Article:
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2.7: Asset Forfeiture

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    Many jurisdictions have laws that allow the government to seize property and assets used in criminal enterprises. Such a seizure is known as forfeiture. Automobiles, airplanes, and boats used in illegal drug smuggling are all subject to seizure. The assets are often given over to law enforcement. According to the FBI, "Many criminals are motivated by greed and the acquisition of material goods. Therefore, the ability of the government to forfeit property connected with criminal activity can be an effective law enforcement tool by reducing the incentive for illegal conduct. Asset forfeiture takes the profit out of crime by helping to eliminate the ability of the offender to command resources necessary to continue illegal activities" (FBI, 2015).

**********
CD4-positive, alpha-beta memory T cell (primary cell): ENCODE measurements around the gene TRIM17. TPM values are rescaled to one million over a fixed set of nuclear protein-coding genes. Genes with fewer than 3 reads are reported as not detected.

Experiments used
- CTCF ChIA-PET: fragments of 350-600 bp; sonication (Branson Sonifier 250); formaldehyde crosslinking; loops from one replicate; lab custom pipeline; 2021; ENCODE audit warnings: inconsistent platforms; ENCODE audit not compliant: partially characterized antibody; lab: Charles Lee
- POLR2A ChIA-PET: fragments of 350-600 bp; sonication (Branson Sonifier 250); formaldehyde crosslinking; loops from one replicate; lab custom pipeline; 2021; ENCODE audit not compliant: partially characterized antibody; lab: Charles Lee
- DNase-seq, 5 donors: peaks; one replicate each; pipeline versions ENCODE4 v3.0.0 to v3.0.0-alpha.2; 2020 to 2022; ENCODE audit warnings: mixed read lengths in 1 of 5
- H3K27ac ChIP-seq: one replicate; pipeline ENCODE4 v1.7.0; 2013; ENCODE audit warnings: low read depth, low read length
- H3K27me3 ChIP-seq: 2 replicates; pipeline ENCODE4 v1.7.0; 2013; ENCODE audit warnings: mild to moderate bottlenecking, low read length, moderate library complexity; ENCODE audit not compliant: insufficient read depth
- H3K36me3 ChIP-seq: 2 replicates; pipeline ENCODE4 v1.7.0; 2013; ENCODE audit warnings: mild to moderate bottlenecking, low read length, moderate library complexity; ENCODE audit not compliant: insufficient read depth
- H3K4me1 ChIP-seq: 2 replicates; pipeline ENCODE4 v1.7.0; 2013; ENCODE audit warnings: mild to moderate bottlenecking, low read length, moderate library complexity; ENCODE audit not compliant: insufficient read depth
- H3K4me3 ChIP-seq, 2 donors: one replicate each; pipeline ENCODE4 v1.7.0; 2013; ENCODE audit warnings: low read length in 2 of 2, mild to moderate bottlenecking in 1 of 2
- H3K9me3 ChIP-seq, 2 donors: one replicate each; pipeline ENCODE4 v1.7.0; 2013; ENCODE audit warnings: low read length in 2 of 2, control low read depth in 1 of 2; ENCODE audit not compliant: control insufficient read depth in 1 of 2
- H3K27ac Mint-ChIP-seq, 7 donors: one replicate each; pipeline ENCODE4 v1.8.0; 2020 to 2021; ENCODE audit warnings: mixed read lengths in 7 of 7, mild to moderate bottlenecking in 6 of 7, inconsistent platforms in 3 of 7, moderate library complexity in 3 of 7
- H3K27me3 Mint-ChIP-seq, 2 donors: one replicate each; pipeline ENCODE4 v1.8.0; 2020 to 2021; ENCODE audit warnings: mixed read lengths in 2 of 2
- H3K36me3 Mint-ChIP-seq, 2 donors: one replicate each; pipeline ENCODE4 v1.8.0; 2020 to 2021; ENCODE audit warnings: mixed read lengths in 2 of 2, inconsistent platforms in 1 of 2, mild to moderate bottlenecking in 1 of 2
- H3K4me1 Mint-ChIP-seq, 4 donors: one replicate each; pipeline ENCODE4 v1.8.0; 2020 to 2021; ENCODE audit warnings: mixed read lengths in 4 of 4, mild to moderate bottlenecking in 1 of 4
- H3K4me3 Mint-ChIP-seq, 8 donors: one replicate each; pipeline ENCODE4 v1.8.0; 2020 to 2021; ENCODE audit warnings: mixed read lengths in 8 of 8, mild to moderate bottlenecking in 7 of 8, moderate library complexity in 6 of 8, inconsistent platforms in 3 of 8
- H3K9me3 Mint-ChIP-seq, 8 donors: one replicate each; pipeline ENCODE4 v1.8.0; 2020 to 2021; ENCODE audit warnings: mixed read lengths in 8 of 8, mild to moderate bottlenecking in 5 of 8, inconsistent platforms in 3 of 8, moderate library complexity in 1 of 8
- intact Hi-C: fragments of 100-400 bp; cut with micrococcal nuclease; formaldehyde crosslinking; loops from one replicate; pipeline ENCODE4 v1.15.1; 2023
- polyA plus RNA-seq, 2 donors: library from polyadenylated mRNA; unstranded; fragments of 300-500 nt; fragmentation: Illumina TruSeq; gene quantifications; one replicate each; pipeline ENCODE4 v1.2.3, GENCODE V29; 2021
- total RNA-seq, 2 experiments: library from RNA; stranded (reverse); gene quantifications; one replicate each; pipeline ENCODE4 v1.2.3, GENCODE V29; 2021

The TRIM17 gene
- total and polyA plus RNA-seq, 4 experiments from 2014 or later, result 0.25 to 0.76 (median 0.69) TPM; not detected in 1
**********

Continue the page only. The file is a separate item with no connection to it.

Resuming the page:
Asset forfeiture can be both a criminal and a civil matter. Civil forfeitures are easier on law enforcement because they do not require a criminal conviction. As a civil matter, the standard of proof is much lower than it would be if the forfeiture was a criminal penalty. Commonly, the standard for such a seizure is probable cause. With criminal asset forfeitures, law enforcement cannot take control of the assets until the suspect has been convicted in criminal court.

    2.7: Asset Forfeiture is shared under a CC BY 4.0 license and was authored, remixed, and/or curated by LibreTexts.

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